Our house has gotten away from us. As occasionally happens, we have completely given over to the chaos - books and toys strewn everywhere, boys clothes in various sizes under the couch, an inch of dust and sticky floors. We've only managed to maintain the dishes and the laundry simply because they reproduce themselves at a rate that rivals the fruit flies that are gorging themselves on our kitchen compost bin. The grown ups got sick, the kids had pinkeye, school let out creating the perfect storm of three boys at home multiple days during the week, and mom and dad began having discussions about the equal division of labor - a path that usually leads to no one doing anything while waiting for the other to do his or her fair share. My spirit became broken after too many days of the sisyphean task of picking up after the baby verging on toddlerhood whose favorite pass time is dumping things out of baskets and pulling things off tables and shelves.
Eventually the discomfort caused by The Mess will become stronger than all the elements that caused us to just give up for a while and we will clean up. The need for creating order and the desire to give up are just different responses to the overwhelming feeling of being faced with the law of entropy. Things fall apart. Everyday, every moment, things are in the process of becoming loosed from their proper places. It bothers me. I am neither a good housekeeper nor someone who can live comfortably in a messy dirty house. I need somehow to change my perspective on this situation and become more emotionally detached from housekeeping.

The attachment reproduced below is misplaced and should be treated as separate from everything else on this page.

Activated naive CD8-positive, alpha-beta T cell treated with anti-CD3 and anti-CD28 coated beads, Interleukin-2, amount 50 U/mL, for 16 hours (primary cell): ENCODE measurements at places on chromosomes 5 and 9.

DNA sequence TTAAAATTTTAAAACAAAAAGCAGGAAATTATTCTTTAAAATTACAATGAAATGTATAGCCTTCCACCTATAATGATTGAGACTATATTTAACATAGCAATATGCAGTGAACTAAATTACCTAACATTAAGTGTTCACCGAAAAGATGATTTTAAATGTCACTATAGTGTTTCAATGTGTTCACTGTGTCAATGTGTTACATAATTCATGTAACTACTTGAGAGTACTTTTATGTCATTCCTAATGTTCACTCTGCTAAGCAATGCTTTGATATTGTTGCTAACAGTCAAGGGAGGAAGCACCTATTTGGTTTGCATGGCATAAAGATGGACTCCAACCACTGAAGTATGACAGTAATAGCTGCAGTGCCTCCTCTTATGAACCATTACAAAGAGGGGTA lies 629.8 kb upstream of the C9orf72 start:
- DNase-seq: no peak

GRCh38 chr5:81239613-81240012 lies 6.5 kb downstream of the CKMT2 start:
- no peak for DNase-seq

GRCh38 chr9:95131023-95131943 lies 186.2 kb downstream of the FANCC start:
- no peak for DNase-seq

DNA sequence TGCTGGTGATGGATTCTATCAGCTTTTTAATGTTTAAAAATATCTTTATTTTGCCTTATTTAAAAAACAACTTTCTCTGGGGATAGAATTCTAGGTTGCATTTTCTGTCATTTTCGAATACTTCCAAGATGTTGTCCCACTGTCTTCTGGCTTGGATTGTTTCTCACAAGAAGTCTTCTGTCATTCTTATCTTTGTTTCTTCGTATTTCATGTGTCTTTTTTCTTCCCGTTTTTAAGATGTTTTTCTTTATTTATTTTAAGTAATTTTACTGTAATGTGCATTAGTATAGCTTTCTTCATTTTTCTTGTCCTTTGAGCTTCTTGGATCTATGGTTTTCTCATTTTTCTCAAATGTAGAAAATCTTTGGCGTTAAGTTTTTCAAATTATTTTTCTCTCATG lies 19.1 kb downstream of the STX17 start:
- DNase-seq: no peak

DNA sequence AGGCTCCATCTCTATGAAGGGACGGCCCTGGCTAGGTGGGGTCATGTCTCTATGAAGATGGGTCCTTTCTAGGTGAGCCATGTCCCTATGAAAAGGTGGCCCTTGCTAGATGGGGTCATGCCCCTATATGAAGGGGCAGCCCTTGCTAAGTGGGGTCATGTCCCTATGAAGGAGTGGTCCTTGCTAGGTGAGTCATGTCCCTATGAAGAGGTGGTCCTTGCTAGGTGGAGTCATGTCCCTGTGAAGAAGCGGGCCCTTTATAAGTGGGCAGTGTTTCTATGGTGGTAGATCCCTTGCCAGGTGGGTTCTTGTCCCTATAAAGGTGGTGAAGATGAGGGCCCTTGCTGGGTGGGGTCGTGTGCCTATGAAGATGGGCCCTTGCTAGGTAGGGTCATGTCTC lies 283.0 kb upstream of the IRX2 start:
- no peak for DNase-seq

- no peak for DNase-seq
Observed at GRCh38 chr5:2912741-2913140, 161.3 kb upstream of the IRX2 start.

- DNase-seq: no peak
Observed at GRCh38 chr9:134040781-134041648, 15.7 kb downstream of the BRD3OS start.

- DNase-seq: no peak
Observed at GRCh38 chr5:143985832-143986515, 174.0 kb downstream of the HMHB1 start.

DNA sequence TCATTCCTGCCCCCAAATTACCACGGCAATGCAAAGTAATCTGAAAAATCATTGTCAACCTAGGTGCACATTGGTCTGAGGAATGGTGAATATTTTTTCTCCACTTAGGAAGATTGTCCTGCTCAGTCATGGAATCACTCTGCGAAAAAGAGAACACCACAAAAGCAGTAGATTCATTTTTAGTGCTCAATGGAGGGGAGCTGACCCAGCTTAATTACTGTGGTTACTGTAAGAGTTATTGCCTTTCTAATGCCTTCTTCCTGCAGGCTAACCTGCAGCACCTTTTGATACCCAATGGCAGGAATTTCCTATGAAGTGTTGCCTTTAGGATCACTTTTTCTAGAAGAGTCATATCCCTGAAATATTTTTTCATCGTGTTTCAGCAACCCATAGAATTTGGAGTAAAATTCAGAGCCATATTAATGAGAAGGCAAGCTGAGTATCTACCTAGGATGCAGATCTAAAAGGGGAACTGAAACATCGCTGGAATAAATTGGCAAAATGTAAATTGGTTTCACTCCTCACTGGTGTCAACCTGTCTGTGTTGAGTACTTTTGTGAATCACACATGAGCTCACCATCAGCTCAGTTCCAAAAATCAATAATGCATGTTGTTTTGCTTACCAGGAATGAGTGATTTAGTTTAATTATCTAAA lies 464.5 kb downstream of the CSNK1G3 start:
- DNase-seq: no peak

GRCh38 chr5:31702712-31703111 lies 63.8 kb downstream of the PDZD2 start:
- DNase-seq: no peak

So today I took a walk around the neighborhood. Often on walks such as these, I spend a lot of time envying what my neighbors have - front yard gardens, nicer houses, functioning garages. Today I spent time looking closer - one of my favorite houses has siding issues like our house, some of those gardens have the same random mass of plants as exists on the side of our house. For someone who spends a lot of time focused on details, I realized that I don't pay very close attention to details of other people's lives. An overall effect of well-being is enough to come to a judgment that things are well. In contrast, I apply a laser beam focus to the details of my own life and I fear that the level of scrutiny causes a great sense of dissatisfaction. If I am always aware of the ways something in my life falls short, how do I enjoy the deep goodness that exists in the things I have? This perfectionism causes me to expend energy endlessly cataloguing areas of improvement and also causes me to crash eventually from the overwhelming realization that there will never be a time when my self-imposed to-do list has all its items permanently checked off. Like I said, I need a paradigm shift. I need to practice looking at my own life for the overall effect, or, if I do delve into the realm of details, to disinvest and see things as themselves rather than as a reflection of my own shortcomings. I want to find that there is as much beauty in disorder as there is in order so I feel neither the inability to let go or the need to just give up.